Photo (cc) 2016 by Dan Kennedy
Back in January, The Washington Post was struggling, and publisher Fred Ryan had some difficult decisions to make. What he chose was to eliminate 20 newsroom positions and leave another 30 openings unfilled. Oh, and there was this: He decided (or, at the very least, agreed) to phase out Launcher, a Post vertical devoted to covering video games, and lay off the site’s five staff members.
At a time when the Post was fighting for ways to differentiate itself from its larger rival, The New York Times, Launcher should have been considered a key part of that strategy. Gaming is the largest entertainment medium, larger than movies and music combined. And Launcher was doing well. As editor Mike Hume tweeted, the move was “sad, upsetting, and perhaps most of all, mindboggling,” adding that Launcher had drawn “tens of millions of users, the majority first-time readers of The Post and almost all of them under the age of 40.”
Kat Bailey put it this way at IGN:
In the video game world, Launcher made a name for itself as a high-quality games media site with a focus on first-rate reporting, often taking the lead on difficult stories beyond the scope of the traditional enthusiast press. It stood out as one of the few examples of serious games reporting in a legacy newspaper, often landing major interviews and exclusives as a result.
It’s been obvious for quite some time that the Post needs a major reset. After years of growth, profits and what owner Jeff Bezos once called “swagger,” the paper has been stumbling since Donald Trump left the White House. Paid digital subscriptions are down from about 3 million to about 2.5 million, traffic to its website is on the wane, and the paper is losing money.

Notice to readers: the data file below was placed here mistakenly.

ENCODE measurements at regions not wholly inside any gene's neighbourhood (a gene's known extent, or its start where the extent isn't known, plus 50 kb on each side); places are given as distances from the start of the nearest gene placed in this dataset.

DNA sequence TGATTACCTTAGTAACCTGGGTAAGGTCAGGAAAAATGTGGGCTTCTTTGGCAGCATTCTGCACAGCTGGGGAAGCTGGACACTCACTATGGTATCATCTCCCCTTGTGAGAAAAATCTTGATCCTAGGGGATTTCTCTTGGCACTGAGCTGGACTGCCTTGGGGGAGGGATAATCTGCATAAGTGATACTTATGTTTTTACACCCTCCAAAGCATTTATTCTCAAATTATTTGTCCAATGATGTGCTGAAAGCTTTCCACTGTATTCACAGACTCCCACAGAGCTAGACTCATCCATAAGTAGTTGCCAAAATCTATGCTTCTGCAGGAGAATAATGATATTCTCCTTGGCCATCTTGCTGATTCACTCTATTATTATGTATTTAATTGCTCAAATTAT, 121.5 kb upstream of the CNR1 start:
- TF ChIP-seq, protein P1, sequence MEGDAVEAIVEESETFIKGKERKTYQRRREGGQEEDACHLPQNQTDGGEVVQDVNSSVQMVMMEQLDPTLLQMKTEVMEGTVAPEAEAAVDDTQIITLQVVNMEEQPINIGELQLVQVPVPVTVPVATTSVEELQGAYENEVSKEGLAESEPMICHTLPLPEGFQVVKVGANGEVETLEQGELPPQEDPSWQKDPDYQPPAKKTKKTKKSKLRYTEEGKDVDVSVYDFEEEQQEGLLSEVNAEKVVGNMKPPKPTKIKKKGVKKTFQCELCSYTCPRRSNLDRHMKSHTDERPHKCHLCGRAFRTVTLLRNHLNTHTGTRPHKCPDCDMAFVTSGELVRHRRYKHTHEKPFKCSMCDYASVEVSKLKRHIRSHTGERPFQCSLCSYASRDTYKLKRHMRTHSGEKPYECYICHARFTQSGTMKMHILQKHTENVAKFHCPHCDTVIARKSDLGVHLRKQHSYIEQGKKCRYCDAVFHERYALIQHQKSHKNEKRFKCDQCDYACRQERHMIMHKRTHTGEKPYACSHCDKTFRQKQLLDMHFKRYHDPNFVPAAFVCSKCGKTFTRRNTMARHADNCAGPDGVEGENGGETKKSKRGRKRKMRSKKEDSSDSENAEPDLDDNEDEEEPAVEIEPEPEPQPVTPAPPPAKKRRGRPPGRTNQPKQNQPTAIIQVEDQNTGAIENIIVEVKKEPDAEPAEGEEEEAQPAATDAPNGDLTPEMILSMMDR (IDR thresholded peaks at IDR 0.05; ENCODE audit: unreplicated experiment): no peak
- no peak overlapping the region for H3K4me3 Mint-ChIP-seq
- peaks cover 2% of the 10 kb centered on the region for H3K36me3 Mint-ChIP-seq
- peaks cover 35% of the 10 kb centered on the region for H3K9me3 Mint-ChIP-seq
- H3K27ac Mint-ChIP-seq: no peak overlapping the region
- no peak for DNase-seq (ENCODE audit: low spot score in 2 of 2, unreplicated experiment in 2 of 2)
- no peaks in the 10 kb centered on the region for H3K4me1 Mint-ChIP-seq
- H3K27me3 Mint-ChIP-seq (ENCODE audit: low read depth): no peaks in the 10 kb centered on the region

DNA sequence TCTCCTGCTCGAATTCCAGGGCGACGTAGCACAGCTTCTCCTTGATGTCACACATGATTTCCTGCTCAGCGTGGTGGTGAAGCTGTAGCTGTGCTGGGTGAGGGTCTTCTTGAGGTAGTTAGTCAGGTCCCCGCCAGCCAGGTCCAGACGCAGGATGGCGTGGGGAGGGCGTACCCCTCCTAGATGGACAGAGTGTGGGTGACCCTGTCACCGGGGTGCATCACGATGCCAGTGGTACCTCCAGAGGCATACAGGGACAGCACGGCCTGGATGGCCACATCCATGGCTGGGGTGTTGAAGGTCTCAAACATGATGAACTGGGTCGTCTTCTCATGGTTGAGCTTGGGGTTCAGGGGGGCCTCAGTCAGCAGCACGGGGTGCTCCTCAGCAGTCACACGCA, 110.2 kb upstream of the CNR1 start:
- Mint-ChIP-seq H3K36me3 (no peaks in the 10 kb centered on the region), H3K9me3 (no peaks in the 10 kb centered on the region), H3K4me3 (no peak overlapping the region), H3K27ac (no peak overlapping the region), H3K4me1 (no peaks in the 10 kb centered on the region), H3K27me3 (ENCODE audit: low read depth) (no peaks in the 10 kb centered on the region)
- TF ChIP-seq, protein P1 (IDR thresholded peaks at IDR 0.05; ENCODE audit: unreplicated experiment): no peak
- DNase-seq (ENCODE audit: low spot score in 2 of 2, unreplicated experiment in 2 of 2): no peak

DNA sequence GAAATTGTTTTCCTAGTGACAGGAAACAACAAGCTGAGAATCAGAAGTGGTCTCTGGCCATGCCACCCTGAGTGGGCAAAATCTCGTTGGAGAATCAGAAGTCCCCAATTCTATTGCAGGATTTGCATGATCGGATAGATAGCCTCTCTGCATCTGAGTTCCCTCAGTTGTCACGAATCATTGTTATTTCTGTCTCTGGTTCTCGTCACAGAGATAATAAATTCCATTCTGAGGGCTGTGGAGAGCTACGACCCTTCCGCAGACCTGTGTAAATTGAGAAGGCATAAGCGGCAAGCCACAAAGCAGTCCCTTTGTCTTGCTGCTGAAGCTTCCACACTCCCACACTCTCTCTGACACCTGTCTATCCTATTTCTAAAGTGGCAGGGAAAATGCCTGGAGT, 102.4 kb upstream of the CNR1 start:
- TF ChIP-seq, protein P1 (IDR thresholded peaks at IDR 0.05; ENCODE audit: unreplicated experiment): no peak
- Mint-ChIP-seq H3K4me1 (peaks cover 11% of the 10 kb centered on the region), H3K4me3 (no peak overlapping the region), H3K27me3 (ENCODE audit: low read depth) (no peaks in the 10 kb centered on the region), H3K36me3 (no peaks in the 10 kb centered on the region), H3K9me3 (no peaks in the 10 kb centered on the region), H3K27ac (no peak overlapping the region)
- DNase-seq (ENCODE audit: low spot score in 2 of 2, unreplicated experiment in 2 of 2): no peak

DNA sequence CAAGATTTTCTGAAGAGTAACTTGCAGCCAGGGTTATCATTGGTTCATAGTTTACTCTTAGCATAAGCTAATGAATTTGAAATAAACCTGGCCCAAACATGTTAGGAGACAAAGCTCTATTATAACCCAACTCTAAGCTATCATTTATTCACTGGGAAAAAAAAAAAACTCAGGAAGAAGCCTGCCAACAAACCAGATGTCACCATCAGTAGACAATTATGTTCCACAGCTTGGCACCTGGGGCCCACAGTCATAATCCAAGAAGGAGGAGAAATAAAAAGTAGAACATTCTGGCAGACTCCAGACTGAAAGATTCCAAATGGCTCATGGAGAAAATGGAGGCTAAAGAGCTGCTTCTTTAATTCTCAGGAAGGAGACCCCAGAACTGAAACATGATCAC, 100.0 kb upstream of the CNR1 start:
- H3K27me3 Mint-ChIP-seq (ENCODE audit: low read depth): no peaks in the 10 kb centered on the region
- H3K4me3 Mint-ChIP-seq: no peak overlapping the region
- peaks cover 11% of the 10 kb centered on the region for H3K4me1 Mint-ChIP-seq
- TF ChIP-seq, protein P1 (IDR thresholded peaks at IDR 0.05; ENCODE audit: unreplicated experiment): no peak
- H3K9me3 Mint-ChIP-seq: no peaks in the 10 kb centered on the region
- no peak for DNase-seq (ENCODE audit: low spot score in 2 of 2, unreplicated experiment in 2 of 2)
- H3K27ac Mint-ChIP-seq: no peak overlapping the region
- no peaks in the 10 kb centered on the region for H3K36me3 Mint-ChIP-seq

So it may have been met with a huge sigh of relief when Ryan announced Monday that he was stepping down as publisher and CEO. “I’m deeply grateful to Fred for his leadership and for the friendship that we’ve developed over the years,” Bezos wrote, according to an account of Ryan’s departure in The Wall Street Journal. Ryan told the staff in a note: “Together, we have accomplished one of the most extraordinary transformations in modern media history. We have evolved from a primarily local print newspaper to become a global digital publication.”
I didn’t interview Ryan when I was reporting on the Post’s revival in 2015 and ’16 for my book “The Return of the Moguls.” (I didn’t interview Bezos, either, but that’s a long story involving emails, snail mail and phone calls. Suffice to say he doesn’t give interviews to anyone, even the Post.) I spoke with then-executive editor Marty Baron and then-chief technologist Shailesh Prakash, who were leading the Post’s revival. I made a few attempts to connect with Ryan, but it didn’t happen. In any case, Baron and Prakash were the ones who were doing the transformational work.
So I was fascinated with Charlotte Klein’s account of the Post’s decline in Vanity Fair earlier this year. Bezos had paid a rare visit to the Post, and everyone was wondering what it all meant. At the time, it seemed like Ryan was feeling empowered with legends like Baron and Prakash having moved on. There was even talk that Baron’s replacement, Sally Buzbee, was musing with her inner circle that she might leave if Ryan didn’t stay in his lane. But in reporting on Ryan’s departure Monday, Klein writes that Buzbee had smoothed things over in recent months even as Bezos has been a more visible presence.
“Bezos, I’m told, has brought refreshing candor to the discussions, in which he’s asked about things like the Post’s paywall strategy and, notably, plan for growing subscriptions,” Klein writes. “At times, he sharply questioned Ryan, one of the sources said.”
For now, the Post will be led by an interim CEO, Patty Stonesifer, former CEO of the Bill & Melinda Gates Foundation. The way forward is not clear at all. Being just like the Times, only smaller and not as good, is not a business strategy. The Post is still a great newspaper, rivaled only by the Times and The Wall Street Journal. But it needs to find its own identify, as the Journal has with an emphasis on business news and a right-wing editorial page. (I’m not suggesting that the Post emulate the Journal’s opinion section; the Post’s is bad enough already.)
More than anything, the Post needs to identify coverage areas that the Times has ignored and doesn’t seem to be interested in. Like, you know, video games. Did I mention that it’s the largest entertainment medium in the country, and that Launcher was bringing in tens of millions of young readers before the Post decided to shut it down? Yes. Yes, I did.